The Bali Road Map
The 13th session of the Conference of the Parties to the UNFCCC and the 3rd session of the Conference of the Parties serving as the Meeting of the Parties to the Kyoto Protocol took place in Bali and was hosted by the Government of Indonesia. Also sitting were the twenty-seventh sessions of the Subsidiary Body for Implementation (SBI) and the Subsidiary Body for Scientific and Technological Advice (SBSTA) and the resumed fourth session of the Ad hoc Working Group on Further Commitments for Annex I Parties under the Kyoto Protocol (AWG-KP).
The Bali Climate Change Conference brought together more than 10,000 participants, including representatives of over 180 countries together with observers from intergovernmental and non-governmental organisations and the media.
Governments adopted the Bali Road Map, a set of decisions that represented the various tracks that were seen as key to reaching a global climate deal.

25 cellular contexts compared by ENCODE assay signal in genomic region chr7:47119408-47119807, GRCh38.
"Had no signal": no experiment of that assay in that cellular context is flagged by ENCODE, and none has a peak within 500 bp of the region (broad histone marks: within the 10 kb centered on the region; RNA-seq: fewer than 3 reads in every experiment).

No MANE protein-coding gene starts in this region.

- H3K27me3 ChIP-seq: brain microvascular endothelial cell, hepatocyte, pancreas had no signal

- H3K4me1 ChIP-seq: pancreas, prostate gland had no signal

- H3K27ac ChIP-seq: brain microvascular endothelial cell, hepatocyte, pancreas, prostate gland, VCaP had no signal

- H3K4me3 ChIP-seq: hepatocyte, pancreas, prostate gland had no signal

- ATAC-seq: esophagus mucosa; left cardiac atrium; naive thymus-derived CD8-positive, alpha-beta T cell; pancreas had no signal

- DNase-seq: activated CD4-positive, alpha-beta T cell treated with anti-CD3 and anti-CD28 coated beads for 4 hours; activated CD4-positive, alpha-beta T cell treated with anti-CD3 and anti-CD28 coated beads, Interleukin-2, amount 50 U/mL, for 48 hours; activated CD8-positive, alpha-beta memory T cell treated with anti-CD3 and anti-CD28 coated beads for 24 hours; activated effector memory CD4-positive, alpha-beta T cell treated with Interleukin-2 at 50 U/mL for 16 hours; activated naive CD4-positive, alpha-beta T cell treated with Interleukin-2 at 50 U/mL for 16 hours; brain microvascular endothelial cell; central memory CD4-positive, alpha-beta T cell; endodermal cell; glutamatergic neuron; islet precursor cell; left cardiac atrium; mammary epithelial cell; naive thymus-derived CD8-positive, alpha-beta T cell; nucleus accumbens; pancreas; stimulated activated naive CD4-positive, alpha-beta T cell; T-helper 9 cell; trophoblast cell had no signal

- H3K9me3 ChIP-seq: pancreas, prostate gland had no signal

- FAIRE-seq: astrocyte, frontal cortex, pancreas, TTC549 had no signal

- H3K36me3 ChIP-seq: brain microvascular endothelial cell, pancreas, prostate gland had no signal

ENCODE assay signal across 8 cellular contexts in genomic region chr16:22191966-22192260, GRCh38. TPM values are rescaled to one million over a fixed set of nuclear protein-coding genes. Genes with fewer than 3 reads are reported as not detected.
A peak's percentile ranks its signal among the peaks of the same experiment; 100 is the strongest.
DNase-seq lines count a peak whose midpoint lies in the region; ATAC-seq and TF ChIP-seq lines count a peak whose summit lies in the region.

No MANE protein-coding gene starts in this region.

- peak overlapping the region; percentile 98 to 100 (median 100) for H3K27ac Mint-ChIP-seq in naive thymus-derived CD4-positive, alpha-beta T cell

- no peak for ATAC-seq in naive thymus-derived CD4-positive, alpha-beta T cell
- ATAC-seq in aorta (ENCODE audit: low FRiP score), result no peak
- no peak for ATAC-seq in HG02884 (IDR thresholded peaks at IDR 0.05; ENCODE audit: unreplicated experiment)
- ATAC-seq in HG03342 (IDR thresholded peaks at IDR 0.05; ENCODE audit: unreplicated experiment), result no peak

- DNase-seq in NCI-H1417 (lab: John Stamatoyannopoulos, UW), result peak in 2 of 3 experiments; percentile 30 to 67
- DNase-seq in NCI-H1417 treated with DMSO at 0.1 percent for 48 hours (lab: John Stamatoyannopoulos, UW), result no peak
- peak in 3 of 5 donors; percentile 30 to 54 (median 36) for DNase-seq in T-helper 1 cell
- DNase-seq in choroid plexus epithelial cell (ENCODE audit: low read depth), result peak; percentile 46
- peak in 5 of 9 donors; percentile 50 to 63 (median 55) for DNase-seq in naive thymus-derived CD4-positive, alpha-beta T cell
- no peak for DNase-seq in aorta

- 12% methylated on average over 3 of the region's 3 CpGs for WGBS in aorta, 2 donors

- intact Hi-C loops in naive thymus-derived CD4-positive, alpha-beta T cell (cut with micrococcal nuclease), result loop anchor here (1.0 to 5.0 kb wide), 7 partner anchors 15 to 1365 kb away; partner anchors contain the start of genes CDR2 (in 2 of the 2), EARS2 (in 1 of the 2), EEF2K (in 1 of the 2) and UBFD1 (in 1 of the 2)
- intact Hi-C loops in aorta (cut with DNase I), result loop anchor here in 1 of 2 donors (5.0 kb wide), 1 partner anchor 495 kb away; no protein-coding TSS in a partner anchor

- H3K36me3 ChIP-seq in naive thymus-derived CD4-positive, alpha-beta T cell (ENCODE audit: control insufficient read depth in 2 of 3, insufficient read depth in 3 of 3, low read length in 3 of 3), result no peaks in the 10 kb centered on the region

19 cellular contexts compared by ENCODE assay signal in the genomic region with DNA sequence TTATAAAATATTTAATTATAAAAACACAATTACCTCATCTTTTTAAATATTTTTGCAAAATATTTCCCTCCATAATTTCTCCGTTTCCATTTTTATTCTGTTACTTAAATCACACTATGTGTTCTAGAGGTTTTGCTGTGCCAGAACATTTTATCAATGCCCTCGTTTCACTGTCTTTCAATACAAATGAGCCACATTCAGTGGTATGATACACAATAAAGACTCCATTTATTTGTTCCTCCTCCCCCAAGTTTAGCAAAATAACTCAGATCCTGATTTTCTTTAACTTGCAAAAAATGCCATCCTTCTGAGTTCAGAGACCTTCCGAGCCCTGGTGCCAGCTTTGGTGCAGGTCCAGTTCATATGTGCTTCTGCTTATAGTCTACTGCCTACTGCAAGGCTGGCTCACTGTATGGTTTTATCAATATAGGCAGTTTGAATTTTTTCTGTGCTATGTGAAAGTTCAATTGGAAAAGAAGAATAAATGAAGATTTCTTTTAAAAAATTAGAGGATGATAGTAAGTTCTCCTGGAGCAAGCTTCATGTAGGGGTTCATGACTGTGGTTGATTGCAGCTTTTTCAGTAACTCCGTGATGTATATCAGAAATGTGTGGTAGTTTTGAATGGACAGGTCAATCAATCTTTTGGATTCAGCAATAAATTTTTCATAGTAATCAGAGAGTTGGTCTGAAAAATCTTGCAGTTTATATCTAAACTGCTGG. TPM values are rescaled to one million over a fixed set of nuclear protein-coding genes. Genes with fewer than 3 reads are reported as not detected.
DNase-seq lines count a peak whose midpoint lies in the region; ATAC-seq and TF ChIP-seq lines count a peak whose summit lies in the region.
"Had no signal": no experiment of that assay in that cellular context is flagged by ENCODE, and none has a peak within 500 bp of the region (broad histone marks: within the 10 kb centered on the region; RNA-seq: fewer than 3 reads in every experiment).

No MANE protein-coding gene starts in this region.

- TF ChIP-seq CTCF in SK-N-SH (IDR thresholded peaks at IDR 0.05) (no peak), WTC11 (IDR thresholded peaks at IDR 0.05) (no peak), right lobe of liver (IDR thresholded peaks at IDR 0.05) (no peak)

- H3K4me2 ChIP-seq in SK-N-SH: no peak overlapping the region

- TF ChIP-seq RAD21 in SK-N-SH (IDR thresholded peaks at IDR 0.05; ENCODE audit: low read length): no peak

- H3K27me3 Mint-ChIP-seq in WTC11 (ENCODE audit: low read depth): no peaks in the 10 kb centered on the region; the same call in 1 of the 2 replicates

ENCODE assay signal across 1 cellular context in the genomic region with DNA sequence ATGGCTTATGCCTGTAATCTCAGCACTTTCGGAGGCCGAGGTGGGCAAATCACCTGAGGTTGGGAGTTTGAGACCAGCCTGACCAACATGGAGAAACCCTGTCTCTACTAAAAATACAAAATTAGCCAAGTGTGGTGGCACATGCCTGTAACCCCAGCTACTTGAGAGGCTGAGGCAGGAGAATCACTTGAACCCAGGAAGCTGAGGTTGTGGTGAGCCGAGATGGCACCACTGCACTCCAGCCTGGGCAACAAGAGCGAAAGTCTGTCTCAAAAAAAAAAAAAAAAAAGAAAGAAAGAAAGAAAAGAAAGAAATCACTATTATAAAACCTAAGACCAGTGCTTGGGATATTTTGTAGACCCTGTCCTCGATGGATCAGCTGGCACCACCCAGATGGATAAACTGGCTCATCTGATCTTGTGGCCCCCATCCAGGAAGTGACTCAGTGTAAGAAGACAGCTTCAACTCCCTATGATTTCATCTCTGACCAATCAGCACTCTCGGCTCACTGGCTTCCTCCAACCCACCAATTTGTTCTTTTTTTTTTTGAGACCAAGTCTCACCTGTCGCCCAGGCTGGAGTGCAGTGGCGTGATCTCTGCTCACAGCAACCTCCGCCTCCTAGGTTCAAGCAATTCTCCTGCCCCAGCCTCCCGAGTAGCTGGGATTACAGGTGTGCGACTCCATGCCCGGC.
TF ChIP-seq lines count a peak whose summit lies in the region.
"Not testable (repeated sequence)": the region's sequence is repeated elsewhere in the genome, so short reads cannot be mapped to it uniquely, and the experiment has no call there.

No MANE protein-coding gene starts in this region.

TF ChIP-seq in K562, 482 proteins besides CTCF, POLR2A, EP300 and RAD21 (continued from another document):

The Bali Road Map includes the Bali Action Plan, which launched a "new, comprehensive process to enable the full, effective and sustained implementation of the Convention through long-term cooperative action, now, up to and beyond 2012", with the aim of reaching an agreed outcome and adopting a decision at COP15 in Copenhagen. Governments divided the plan into five main categories: shared vision, mitigation, adaptation, technology and financing. Please click here for the full text of the Bali Action Plan
Other elements in the Bali Road Map included:
A decision on deforestation and forest management;
A decision on technology for developing countries;
The establishment of the Adaptation Fund Board
The review of the financial mechanism, going beyond the existing Global Environmental Facility.
The Ad Hoc Working Group on Long-term Cooperative Action (AWG-LCA) was set up to conduct work under the Bali Action Plan. The Ad Hoc Working Group on Further Commitments for Annex I Parties under the Kyoto Protocol (AWG-KP) was to work in parallel. The central task of the AWG-KP was to decide the emission reduction commitments of industrialized countries after the Kyoto Protocol's first commitment period expired in 2012.